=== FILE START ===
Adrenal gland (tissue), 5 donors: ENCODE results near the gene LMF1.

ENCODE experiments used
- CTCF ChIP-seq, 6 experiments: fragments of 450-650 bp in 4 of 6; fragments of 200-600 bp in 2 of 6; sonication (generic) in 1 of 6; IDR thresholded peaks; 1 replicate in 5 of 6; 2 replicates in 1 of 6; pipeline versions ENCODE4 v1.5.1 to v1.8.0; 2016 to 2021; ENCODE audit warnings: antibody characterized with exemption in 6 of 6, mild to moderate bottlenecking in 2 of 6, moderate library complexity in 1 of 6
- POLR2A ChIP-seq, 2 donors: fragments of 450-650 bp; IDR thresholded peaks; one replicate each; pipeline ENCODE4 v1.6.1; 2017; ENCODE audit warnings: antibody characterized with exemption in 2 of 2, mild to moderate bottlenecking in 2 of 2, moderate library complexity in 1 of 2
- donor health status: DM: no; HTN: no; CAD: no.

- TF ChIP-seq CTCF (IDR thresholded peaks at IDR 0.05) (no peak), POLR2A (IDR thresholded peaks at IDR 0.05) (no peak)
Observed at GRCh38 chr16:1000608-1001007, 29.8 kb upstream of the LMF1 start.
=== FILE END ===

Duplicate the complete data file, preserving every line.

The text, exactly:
Adrenal gland (tissue), 5 donors: ENCODE results near the gene LMF1.

ENCODE experiments used
- CTCF ChIP-seq, 6 experiments: fragments of 450-650 bp in 4 of 6; fragments of 200-600 bp in 2 of 6; sonication (generic) in 1 of 6; IDR thresholded peaks; 1 replicate in 5 of 6; 2 replicates in 1 of 6; pipeline versions ENCODE4 v1.5.1 to v1.8.0; 2016 to 2021; ENCODE audit warnings: antibody characterized with exemption in 6 of 6, mild to moderate bottlenecking in 2 of 6, moderate library complexity in 1 of 6
- POLR2A ChIP-seq, 2 donors: fragments of 450-650 bp; IDR thresholded peaks; one replicate each; pipeline ENCODE4 v1.6.1; 2017; ENCODE audit warnings: antibody characterized with exemption in 2 of 2, mild to moderate bottlenecking in 2 of 2, moderate library complexity in 1 of 2
- donor health status: DM: no; HTN: no; CAD: no.

- TF ChIP-seq CTCF (IDR thresholded peaks at IDR 0.05) (no peak), POLR2A (IDR thresholded peaks at IDR 0.05) (no peak)
Observed at GRCh38 chr16:1000608-1001007, 29.8 kb upstream of the LMF1 start.